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Lubbock is smack in middle of nowhere and everywhere

Mary Ann Anderson, Tribune News Service on

Published in Travel News

Lubbock is a long way from anywhere, and even in this West Texas town with a population of just over a quarter-million, because of its remoteness it still somehow feels uncrowded, maybe a little lonesome. Its closest neighbors of any size are a two- to three-hour drive away, give or take. Amarillo is to the north, Midland and Odessa to the south, Abilene's to the southeast, and Roswell, over the state line in New Mexico, lies to the west. So, then, at the same time, it's smack in the middle of nowhere and everywhere.

There's not much between those cities except the dusty prairies and grasslands of the Great Plains, where the buffalo used to roam and where still the deer and the antelope play alongside prairie dogs, jackrabbits, and even rattlesnakes.

But solitude is the soul of the Great Plains of West Texas, a way of life, and no one in Lubbock, sort of the epicenter of the Great Plains subset of the South Plains, seems to mind that the town stands alone. Long, flat roads lead to longer stretches of open, flat plains that eroded from the Rocky Mountains eternities ago. Lubbock, with its elevation reaching to some 3,400 feet, sits high atop caprock tableland that tapers slowly to the southeast toward Fort Worth and Dallas.

This is Texas east of the Pecos, a land of caprock, cowpokes and unending fields of cotton, a crop that loves the merciless sun of its semiarid climate. It's that combination of sun, wind and probably not quite enough rain that makes the region ideal for not only cotton, but also growing grapes, as in Texas wine grapes, as in Texas wine, as in mighty fine Texas wine.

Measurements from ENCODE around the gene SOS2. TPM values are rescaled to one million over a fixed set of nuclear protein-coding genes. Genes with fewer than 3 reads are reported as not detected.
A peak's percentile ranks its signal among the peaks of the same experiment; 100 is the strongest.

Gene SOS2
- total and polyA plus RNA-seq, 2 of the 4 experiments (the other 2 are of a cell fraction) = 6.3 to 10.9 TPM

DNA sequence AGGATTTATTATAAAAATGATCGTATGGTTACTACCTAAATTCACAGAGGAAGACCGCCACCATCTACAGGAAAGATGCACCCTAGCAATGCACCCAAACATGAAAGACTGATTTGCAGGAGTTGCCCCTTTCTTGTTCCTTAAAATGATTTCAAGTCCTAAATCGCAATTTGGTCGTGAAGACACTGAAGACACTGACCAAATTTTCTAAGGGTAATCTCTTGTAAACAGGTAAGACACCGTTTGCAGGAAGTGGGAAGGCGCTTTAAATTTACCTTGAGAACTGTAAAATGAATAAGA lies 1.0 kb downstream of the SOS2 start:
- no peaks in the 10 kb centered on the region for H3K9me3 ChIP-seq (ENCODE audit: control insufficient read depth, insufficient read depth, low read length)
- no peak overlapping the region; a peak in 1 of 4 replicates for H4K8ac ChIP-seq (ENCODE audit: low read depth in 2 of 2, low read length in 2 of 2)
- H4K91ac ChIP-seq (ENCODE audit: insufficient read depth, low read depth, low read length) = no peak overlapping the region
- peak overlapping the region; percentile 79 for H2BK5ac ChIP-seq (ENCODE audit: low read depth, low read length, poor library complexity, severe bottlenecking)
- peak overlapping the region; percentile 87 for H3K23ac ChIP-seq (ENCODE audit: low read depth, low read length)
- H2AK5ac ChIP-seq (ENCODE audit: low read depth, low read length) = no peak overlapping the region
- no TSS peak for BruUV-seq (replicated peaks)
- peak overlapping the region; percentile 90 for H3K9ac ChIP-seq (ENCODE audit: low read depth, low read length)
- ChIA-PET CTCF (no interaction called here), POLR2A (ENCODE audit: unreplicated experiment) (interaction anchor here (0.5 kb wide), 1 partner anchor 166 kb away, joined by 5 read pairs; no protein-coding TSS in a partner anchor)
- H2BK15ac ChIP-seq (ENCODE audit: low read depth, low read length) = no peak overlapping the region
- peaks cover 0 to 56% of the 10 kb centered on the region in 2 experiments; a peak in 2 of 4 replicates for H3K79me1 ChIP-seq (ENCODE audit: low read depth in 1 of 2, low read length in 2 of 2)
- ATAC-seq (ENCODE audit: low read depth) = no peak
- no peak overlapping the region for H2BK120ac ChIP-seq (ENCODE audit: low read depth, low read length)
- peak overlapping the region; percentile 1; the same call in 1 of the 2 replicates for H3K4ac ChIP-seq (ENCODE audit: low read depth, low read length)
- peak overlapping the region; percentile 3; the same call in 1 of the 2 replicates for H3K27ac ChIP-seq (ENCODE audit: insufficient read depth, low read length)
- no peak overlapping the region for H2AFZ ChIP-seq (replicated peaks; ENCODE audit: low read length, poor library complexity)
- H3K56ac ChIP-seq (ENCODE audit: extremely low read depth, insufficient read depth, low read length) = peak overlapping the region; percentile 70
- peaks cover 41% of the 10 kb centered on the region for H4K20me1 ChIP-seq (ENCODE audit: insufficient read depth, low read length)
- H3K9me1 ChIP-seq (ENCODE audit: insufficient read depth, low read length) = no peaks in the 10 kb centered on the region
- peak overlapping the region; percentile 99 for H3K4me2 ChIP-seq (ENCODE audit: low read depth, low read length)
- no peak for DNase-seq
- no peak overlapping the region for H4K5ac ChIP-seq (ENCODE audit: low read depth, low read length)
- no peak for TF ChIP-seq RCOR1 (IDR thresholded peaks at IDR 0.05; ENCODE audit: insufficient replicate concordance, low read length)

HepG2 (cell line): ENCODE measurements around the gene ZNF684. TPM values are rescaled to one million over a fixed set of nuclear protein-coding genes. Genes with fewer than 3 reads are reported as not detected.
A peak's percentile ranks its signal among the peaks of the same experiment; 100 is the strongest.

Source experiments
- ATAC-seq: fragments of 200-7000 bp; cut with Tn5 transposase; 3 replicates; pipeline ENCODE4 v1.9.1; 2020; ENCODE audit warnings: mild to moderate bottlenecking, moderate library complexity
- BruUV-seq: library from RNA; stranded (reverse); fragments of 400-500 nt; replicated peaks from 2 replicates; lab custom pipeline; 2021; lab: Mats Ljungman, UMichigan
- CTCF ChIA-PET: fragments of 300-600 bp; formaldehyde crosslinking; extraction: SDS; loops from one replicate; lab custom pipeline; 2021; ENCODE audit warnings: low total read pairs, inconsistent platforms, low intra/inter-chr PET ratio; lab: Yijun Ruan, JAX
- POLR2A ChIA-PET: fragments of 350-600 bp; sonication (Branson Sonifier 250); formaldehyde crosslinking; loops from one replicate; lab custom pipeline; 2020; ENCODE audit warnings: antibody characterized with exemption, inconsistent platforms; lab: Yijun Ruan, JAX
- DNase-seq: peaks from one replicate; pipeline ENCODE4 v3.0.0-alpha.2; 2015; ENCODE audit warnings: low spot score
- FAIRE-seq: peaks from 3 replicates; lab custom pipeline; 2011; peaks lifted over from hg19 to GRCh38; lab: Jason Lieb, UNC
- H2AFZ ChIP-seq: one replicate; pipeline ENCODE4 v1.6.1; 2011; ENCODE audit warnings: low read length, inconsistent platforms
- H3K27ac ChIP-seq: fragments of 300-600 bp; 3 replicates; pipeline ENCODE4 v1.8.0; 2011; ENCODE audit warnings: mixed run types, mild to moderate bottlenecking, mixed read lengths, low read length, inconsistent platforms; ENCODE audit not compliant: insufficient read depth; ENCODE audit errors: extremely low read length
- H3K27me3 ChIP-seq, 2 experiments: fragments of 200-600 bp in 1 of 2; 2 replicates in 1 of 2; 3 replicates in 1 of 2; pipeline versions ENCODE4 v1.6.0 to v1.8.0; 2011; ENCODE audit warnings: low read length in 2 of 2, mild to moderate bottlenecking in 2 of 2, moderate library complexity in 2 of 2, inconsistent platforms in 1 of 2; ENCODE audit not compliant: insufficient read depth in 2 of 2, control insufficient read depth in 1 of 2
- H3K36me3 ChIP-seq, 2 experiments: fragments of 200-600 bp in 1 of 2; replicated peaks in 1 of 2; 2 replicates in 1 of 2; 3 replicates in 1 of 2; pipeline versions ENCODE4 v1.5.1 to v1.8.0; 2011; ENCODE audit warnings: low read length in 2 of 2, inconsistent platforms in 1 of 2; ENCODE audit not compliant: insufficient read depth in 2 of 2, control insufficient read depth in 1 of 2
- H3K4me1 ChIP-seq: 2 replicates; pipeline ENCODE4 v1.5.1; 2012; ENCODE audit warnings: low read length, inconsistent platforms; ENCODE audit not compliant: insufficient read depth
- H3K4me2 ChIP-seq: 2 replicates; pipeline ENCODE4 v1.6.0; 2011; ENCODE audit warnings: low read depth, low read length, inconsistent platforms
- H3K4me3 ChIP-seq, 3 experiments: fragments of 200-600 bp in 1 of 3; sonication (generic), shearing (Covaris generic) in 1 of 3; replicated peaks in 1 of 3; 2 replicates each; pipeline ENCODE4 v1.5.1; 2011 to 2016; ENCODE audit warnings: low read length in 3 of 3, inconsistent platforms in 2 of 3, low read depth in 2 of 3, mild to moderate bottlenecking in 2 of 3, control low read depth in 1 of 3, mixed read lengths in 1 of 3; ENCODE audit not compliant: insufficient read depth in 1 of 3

With a mere three full days in Lubbock to spend time with extended family and see the sites, my husband and I visited several wineries and ate at some killer restaurants, diners and coffee shops. And while Lubbock may well be off the beaten path, it doesn't scrimp on things to do.



Often the region is compared to both Sonoma and Napa Valley, primarily because of the climate, and grapes are grown here en masse. In fact, most of Texas wine grapes -- estimates are up to 90% of them -- are grown within a 100-mile radius of Lubbock. That's a bunch of grapes, so to speak, and the Lone Star State, as it turns out, is the fourth largest wine-producing state in the U.S.

Several wineries dot the swathe of fertile terrain of the Lubbock region, and the ones we visited had tasting rooms and vineyards just as classy as any found in California. Among those where we sampled the vino were Burklee Hill Vineyards-Trilogy Cellars in nearby Levelland, the highly awarded McPherson Cellars that is housed in Lubbock's historic Coca-Cola Bottling Plant, Llano Estacado Winery that is one of the pioneers of the West Texas wine industry -- it's the second oldest winery in Texas -- and has won hundreds of awards since it first opened in 1976, the picturesque Caprock Winery that resembles an American Southwest-style mission, and finally the French-style Pheasant Ridge Winery that features the oldest pinot noir vines in Texas.


Get your day started at the Cast Iron Grill, a favorite home-style restaurant. Just inside the door are subtly lighted display cases filled with pie slices, lots of them, ranging from the signature Texas Delight, a layered concoction with cream cheese, chocolate pudding and pecans, to flavors of cheesecake, strawberry, pumpkin and beyond. Go ahead. Have a slice to complement a big ol' country breakfast of chicken fried steak or biscuits and gravy.


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